Woman dressed warmly in camouflage and standing in marsh reeds aims a shotgun into the air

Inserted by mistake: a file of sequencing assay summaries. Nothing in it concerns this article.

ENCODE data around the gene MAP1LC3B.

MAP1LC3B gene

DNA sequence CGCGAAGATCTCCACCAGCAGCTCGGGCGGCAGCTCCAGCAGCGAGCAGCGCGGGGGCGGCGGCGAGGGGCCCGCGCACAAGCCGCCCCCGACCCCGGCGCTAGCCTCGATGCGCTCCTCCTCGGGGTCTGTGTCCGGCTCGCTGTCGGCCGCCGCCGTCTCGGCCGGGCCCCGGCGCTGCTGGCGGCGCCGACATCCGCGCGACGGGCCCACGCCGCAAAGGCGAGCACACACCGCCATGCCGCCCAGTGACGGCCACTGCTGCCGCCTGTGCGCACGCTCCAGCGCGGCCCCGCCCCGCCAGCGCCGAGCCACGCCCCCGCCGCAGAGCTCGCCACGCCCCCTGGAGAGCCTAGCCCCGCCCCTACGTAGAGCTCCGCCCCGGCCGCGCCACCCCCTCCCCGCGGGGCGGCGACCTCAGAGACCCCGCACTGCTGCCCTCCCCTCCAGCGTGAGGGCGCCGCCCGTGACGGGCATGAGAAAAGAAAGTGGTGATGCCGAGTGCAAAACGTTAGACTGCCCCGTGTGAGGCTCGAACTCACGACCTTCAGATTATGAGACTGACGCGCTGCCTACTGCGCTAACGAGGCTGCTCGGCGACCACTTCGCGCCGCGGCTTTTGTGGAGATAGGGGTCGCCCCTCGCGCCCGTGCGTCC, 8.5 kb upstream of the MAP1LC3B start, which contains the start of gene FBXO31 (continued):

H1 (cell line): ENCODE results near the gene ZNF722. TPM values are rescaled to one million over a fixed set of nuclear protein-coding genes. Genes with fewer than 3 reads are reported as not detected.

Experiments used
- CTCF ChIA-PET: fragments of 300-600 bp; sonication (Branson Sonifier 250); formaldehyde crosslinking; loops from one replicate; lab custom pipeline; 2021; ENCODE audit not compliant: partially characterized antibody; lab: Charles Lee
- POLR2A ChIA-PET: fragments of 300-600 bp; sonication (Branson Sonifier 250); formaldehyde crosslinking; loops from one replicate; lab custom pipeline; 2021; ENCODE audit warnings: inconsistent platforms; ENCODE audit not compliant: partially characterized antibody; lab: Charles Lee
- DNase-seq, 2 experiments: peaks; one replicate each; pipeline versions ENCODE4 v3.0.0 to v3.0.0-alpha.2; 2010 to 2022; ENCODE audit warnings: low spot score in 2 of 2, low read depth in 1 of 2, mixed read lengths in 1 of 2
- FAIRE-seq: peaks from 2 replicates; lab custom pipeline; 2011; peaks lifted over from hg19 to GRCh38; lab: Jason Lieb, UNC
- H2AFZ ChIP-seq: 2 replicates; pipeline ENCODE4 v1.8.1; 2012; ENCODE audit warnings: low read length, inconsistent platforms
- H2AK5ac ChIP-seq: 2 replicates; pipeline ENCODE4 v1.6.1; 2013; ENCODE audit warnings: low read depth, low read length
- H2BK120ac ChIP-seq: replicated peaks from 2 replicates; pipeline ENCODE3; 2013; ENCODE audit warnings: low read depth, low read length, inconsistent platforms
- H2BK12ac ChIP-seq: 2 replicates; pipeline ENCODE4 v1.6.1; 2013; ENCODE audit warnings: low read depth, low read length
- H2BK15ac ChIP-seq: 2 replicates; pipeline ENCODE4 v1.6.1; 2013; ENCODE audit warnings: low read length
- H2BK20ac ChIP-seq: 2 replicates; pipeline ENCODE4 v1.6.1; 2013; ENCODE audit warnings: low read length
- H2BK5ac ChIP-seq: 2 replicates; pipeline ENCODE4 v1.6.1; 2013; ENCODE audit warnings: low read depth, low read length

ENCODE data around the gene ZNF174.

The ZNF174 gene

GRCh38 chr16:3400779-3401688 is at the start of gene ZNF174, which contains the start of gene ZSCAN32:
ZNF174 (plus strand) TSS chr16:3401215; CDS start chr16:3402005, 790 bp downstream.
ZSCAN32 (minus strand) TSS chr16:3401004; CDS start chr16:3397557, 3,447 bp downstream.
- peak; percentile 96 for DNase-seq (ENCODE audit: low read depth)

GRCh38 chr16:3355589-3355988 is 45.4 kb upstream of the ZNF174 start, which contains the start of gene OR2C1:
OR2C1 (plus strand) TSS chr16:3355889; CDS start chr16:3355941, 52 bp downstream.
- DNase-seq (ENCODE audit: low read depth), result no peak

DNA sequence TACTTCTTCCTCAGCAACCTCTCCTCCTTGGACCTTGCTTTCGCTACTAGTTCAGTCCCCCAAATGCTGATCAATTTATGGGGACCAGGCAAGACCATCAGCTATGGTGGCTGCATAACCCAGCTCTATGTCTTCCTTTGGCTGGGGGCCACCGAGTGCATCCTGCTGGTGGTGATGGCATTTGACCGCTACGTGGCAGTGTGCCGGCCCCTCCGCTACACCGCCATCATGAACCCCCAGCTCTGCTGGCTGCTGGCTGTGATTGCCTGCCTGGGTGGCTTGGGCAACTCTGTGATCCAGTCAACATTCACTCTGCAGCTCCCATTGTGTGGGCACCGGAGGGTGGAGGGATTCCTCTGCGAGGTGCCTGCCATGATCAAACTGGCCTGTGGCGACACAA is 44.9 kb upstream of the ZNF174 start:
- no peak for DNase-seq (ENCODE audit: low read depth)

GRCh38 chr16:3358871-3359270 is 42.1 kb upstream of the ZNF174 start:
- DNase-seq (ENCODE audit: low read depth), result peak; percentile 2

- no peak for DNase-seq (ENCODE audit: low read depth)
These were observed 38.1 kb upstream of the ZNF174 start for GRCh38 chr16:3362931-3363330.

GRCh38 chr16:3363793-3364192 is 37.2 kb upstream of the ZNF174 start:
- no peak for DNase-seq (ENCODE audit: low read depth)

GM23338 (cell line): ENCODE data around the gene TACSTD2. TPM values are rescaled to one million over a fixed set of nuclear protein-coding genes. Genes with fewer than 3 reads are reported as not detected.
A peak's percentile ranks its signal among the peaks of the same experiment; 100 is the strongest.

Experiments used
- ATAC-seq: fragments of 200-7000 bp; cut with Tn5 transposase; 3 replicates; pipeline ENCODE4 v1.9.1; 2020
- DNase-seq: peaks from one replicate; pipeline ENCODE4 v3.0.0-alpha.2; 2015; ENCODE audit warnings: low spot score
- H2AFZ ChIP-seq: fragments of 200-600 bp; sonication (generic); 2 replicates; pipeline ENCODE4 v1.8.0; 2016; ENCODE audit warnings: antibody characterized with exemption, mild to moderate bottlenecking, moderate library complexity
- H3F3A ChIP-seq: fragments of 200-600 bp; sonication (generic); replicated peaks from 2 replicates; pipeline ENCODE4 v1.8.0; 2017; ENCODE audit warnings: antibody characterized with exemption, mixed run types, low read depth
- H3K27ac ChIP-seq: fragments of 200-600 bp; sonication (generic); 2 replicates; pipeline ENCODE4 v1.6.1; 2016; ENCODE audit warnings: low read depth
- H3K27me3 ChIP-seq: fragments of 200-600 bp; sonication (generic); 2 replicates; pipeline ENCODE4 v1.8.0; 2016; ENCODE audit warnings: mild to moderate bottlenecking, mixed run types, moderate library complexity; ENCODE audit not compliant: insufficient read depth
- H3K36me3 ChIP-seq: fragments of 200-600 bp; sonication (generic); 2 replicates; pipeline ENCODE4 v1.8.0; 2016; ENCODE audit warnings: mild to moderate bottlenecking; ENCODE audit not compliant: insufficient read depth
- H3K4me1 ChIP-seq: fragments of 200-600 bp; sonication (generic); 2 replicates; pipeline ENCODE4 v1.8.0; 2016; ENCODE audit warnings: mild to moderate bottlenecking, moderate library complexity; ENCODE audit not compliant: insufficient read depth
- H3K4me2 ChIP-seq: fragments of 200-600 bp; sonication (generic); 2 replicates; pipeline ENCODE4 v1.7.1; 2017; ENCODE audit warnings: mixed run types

Past volcanic activity, along with the effects of shoreline erosion and glaciers, makes Alaska Peninsula National Wildlife Refuge one of the most scenic refuges in the state. The area is also known for its great variety of wildlife, including marine species like seal, sea otter and whale. For many hunters, a dream hunt here would be for brown bear, but hunters looking for a less-expensive hunting adventure often come for caribou and moose. A popular subsistence hunting area, the refuge also attracts many nonresident hunters, who can find guide services, air charters or boat rentals available, depending on the type of hunt they prefer. The northern Alaska Peninsula caribou herd is one of 13 major herds within the state. Herd size fluctuates naturally and has varied from 2,000 to 20,000 animals in recent decades. The herd migrates up to 200 miles each year. As with most Alaska refuges, seasons for black bear, wolf and wolverine overlap with the caribou and moose season, so hunters may want to consider a tag for these species.